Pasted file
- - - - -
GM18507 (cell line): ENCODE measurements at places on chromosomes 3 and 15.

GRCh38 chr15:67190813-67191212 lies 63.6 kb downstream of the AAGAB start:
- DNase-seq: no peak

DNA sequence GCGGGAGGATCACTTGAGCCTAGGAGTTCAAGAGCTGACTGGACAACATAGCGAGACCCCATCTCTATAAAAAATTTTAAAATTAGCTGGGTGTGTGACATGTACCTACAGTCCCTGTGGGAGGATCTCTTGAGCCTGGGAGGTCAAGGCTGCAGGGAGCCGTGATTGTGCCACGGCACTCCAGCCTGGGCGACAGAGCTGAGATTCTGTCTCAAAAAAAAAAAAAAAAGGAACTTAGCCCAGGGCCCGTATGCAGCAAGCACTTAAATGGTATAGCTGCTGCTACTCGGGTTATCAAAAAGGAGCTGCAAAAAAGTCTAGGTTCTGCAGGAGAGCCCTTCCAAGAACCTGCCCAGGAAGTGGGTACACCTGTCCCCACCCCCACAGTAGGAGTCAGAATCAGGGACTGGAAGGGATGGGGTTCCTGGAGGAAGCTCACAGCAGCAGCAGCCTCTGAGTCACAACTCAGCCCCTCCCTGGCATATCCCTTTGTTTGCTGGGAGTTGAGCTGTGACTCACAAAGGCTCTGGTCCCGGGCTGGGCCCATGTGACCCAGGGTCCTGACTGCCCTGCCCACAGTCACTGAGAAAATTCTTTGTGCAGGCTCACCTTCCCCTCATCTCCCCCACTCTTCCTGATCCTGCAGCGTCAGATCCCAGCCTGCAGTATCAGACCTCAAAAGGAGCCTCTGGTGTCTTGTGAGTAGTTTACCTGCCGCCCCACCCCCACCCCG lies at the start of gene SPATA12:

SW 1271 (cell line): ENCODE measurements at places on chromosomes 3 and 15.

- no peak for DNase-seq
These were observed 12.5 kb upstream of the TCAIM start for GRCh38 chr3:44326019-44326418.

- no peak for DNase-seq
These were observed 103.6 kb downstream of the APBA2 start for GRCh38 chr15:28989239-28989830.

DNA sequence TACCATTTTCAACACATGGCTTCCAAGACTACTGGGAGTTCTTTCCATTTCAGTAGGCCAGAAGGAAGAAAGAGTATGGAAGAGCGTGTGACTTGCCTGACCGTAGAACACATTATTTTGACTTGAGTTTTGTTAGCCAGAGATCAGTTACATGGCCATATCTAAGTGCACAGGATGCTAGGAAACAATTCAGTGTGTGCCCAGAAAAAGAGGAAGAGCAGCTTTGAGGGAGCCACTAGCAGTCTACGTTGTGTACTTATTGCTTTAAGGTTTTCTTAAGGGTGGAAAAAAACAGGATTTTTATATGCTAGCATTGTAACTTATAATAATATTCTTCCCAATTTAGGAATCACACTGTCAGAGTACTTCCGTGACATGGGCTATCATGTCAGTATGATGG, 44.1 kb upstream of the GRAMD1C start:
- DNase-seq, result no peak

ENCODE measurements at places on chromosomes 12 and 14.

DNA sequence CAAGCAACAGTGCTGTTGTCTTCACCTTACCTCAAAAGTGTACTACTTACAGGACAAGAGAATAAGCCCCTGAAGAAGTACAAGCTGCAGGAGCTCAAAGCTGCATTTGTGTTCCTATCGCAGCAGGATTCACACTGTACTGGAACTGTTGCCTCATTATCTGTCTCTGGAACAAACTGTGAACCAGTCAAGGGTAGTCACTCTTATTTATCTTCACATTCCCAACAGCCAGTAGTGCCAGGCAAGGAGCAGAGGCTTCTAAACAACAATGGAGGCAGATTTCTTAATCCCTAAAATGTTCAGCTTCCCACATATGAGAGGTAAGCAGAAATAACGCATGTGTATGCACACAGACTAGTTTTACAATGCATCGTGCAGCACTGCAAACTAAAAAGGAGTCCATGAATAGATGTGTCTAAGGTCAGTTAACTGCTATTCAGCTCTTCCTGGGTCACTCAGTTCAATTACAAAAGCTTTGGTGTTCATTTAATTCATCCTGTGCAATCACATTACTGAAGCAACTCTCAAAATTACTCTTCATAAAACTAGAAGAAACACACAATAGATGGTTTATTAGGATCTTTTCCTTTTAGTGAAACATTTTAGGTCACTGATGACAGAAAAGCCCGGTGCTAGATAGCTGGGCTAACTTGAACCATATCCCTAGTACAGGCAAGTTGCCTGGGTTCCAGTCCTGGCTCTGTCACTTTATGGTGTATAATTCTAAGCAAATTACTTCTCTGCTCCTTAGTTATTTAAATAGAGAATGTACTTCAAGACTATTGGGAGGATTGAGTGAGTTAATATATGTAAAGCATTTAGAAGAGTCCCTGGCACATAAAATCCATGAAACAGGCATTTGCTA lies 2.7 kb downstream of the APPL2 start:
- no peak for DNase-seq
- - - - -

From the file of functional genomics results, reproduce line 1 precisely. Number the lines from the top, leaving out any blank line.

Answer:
GM18507 (cell line): ENCODE measurements at places on chromosomes 3 and 15.